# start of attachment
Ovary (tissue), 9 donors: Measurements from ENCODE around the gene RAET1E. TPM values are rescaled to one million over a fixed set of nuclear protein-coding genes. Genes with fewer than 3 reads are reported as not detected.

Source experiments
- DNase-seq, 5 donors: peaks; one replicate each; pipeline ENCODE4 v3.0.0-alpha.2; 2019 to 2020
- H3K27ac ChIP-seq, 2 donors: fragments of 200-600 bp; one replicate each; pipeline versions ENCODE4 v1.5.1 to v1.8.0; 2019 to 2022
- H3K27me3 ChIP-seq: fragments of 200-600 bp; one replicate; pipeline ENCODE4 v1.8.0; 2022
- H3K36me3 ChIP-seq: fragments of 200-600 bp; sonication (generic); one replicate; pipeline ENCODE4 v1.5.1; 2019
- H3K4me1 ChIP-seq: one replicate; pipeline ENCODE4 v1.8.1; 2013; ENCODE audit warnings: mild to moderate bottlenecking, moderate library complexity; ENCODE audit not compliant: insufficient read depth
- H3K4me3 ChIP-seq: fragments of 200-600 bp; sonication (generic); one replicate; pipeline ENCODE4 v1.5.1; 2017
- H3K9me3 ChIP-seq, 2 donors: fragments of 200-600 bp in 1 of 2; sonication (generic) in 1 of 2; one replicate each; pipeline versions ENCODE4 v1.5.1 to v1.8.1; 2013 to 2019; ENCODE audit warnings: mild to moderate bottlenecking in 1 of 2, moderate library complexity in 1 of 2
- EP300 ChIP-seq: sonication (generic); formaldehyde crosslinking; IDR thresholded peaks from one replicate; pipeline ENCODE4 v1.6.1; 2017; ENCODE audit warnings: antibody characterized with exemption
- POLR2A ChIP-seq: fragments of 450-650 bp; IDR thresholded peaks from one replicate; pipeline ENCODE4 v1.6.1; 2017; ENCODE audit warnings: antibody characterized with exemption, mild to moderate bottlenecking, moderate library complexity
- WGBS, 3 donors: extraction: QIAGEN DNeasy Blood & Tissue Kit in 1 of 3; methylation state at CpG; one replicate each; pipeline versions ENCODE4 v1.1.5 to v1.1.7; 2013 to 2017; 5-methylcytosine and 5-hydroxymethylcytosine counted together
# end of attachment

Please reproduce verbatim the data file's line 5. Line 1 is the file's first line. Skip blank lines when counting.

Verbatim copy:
- H3K27me3 ChIP-seq: fragments of 200-600 bp; one replicate; pipeline ENCODE4 v1.8.0; 2022